Peter’s Second Crisis

Read Acts Chapter 12

    4. A. Meanwhile, what new source of trouble arose back in the Jerusalem church? (12: 1)

    B. Who was the first Apostle to be martyred? (12:2) How did his death effect the Jewish people? (12:3a)

    C. (Digging Deeper) Look up background material on this Apostle in a Bible Dictionary and concordance. Describe him.

    D. What were Herod's plans for Peter? What special precautions did Herod take to secure Peter? (12:4, 6) Why? (5:17-19) What seemed to motivate Herod's actions? (12:3)

    5. How did the church respond to this new crisis? (12:5)

    6. A. Pretend you are Peter and likely to be executed the next day. How well would you sleep? How could Peter sleep soundly under these circumstances?

    B. Briefly, describe Peter's rescue. (12:7-10)

    C. When Peter came to his senses, where was he? Where did he decide to go? What was going on there? (12:10b-12)

    7. A. What happened when Peter arrived at John Mark's home? (12:13-16) What do you think Peter was thinking as he stood outside?

    B. How expectant were the Christians that their prayer would be answered? Do you pray expectantly? Why or why not?

    C. God saved Peter from execution, but allowed James to die. Did the church pray fervently for Peter and forget James? What is the relationship between persecution, prayer, deliverance and God's sovereignty?

    D. What was their reaction when they saw Peter? (12:16, 17a)

    E. Verse 17 reveals that Peter left that night for a safer place. What happened to the guards the next morning? (12:18, 19)

    8. A. Herod was not struck down when murdering James or persecuting Peter. Why was this professed Jew finally judged? (12:21-23)

    (Note: The Jewish historian Josephus recorded that in 44 AD. Herod hosted Roman games in Caesarea in honor of the Emperor Claudius. He arrived one day at the games in a robe of silver threads that glittered in the sun, and after giving a speech was flattered with the words, "henceforth, we agree that you are more than mortal in your being." After accepting the flattery, Herod was seized with internal pain, carried out and died five days later.)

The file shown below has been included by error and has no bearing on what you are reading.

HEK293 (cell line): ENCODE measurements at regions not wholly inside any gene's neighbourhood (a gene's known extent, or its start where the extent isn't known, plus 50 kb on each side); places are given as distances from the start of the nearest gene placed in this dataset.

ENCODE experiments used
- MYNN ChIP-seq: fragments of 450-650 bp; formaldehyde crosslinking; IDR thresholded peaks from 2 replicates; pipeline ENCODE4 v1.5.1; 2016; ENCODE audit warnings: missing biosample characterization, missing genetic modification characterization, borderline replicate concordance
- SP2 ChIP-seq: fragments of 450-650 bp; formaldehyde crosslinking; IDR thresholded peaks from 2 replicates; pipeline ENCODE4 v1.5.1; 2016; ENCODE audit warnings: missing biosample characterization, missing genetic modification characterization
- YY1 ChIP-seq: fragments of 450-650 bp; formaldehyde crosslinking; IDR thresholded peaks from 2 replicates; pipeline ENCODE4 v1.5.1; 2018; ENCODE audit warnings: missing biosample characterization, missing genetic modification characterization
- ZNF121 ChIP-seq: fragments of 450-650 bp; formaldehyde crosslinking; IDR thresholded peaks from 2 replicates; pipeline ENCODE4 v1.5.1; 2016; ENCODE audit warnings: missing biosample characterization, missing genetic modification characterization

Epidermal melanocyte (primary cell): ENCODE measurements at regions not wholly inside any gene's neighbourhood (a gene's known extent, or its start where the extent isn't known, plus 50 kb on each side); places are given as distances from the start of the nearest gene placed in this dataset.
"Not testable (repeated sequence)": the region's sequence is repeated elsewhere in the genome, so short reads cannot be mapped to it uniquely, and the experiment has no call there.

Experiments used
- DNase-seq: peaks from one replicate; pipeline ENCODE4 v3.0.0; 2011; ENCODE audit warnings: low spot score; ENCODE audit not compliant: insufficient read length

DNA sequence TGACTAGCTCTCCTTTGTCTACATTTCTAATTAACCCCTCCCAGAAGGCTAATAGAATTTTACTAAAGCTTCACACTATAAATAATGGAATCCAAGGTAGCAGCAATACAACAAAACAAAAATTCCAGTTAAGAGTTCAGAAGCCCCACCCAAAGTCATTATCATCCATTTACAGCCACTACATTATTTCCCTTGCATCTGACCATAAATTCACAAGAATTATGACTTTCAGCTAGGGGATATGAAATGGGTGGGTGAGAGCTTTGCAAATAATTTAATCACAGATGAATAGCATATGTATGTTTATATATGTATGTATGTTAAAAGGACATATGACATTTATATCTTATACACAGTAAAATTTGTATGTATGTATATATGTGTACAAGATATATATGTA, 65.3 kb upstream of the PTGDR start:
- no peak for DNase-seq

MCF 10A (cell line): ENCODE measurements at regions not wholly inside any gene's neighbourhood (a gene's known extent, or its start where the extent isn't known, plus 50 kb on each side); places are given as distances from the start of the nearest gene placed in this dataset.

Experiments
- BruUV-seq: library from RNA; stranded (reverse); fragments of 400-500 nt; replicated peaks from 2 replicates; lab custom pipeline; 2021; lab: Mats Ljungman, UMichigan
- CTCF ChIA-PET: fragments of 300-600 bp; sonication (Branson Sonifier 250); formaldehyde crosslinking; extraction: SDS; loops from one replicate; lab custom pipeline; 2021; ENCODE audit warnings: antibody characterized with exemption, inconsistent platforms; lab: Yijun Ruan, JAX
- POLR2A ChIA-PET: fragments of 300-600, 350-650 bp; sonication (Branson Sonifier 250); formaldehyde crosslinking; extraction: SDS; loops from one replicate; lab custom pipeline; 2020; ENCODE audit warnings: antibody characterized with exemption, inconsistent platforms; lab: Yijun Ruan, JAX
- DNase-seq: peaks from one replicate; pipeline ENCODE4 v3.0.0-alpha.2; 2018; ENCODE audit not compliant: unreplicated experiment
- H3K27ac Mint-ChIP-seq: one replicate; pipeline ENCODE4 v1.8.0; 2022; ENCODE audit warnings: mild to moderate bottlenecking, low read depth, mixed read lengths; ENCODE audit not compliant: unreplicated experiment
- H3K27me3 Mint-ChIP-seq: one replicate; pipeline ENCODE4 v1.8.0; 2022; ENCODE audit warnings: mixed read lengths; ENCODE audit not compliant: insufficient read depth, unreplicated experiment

B. In contrast, how did things go for the church? (12:24)

    9. Review Peter’s response to criticism in 11:1-18 and his near miss with execution in 12:1-19. Summarize what you have learned to help you the next time you are in crisis. Why do you think God allows these experiences in our lives?

    10. (Summit) Acts 1-12 form a unit of study. In chapter 13 we will embark with Paul and Barnabas on their first missionary journey. Let’s review:

    Trace the main events Luke records as the church fulfills Acts 1:8.

    Who are the key players? Who is most like you?

    Review the sermons. How can they prepare you to be a witness?

    Study the sources of opposition. Why wasn’t the infant church destroyed?

    Summarize the Holy Spirit’s role in the development of the early church.

The Holy Spirit longs to reveal to you the deeper things of God. He longs to love through you. He longs to work through you. Through the blessed Holy Spirit you have: strength for every duty, wisdom for every problem, comfort in every sorrow, joy in His overflowing service.

T.J. Bach

Related Topics: Pneumatology (The Holy Spirit), Curriculum